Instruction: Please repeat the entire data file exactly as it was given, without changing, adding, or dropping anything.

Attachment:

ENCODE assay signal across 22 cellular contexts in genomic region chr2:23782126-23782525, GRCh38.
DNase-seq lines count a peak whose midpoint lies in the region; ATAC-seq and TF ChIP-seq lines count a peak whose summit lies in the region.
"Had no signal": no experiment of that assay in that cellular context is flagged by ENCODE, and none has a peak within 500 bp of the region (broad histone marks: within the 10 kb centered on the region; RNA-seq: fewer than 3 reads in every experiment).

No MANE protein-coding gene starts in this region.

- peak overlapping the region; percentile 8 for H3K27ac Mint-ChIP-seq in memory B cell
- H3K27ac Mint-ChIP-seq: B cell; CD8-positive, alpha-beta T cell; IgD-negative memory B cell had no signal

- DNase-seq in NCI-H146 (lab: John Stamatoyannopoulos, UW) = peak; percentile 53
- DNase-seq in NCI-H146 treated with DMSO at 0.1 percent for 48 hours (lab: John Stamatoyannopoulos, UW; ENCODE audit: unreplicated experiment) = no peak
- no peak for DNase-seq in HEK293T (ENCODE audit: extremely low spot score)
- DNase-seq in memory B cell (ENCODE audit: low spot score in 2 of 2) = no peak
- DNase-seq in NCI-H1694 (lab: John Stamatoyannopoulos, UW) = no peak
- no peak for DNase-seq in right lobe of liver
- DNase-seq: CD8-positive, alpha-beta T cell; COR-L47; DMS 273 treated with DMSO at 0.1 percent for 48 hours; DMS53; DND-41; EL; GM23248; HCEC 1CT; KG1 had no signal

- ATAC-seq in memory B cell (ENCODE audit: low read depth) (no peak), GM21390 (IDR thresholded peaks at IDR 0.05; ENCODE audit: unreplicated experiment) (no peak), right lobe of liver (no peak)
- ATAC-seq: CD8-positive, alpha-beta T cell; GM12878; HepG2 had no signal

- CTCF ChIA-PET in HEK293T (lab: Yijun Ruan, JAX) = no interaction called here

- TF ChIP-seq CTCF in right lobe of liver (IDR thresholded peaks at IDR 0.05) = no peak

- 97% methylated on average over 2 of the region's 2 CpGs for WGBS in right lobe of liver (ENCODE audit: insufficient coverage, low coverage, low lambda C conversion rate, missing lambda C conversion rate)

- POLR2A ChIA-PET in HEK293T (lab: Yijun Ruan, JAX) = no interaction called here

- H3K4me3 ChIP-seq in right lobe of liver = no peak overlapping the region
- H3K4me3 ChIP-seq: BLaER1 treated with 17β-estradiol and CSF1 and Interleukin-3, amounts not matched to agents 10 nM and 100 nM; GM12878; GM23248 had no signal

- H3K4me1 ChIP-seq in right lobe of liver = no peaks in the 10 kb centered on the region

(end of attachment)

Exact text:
ENCODE assay signal across 22 cellular contexts in genomic region chr2:23782126-23782525, GRCh38.
DNase-seq lines count a peak whose midpoint lies in the region; ATAC-seq and TF ChIP-seq lines count a peak whose summit lies in the region.
"Had no signal": no experiment of that assay in that cellular context is flagged by ENCODE, and none has a peak within 500 bp of the region (broad histone marks: within the 10 kb centered on the region; RNA-seq: fewer than 3 reads in every experiment).

No MANE protein-coding gene starts in this region.

- peak overlapping the region; percentile 8 for H3K27ac Mint-ChIP-seq in memory B cell
- H3K27ac Mint-ChIP-seq: B cell; CD8-positive, alpha-beta T cell; IgD-negative memory B cell had no signal

- DNase-seq in NCI-H146 (lab: John Stamatoyannopoulos, UW) = peak; percentile 53
- DNase-seq in NCI-H146 treated with DMSO at 0.1 percent for 48 hours (lab: John Stamatoyannopoulos, UW; ENCODE audit: unreplicated experiment) = no peak
- no peak for DNase-seq in HEK293T (ENCODE audit: extremely low spot score)
- DNase-seq in memory B cell (ENCODE audit: low spot score in 2 of 2) = no peak
- DNase-seq in NCI-H1694 (lab: John Stamatoyannopoulos, UW) = no peak
- no peak for DNase-seq in right lobe of liver
- DNase-seq: CD8-positive, alpha-beta T cell; COR-L47; DMS 273 treated with DMSO at 0.1 percent for 48 hours; DMS53; DND-41; EL; GM23248; HCEC 1CT; KG1 had no signal

- ATAC-seq in memory B cell (ENCODE audit: low read depth) (no peak), GM21390 (IDR thresholded peaks at IDR 0.05; ENCODE audit: unreplicated experiment) (no peak), right lobe of liver (no peak)
- ATAC-seq: CD8-positive, alpha-beta T cell; GM12878; HepG2 had no signal

- CTCF ChIA-PET in HEK293T (lab: Yijun Ruan, JAX) = no interaction called here

- TF ChIP-seq CTCF in right lobe of liver (IDR thresholded peaks at IDR 0.05) = no peak

- 97% methylated on average over 2 of the region's 2 CpGs for WGBS in right lobe of liver (ENCODE audit: insufficient coverage, low coverage, low lambda C conversion rate, missing lambda C conversion rate)

- POLR2A ChIA-PET in HEK293T (lab: Yijun Ruan, JAX) = no interaction called here

- H3K4me3 ChIP-seq in right lobe of liver = no peak overlapping the region
- H3K4me3 ChIP-seq: BLaER1 treated with 17β-estradiol and CSF1 and Interleukin-3, amounts not matched to agents 10 nM and 100 nM; GM12878; GM23248 had no signal

- H3K4me1 ChIP-seq in right lobe of liver = no peaks in the 10 kb centered on the region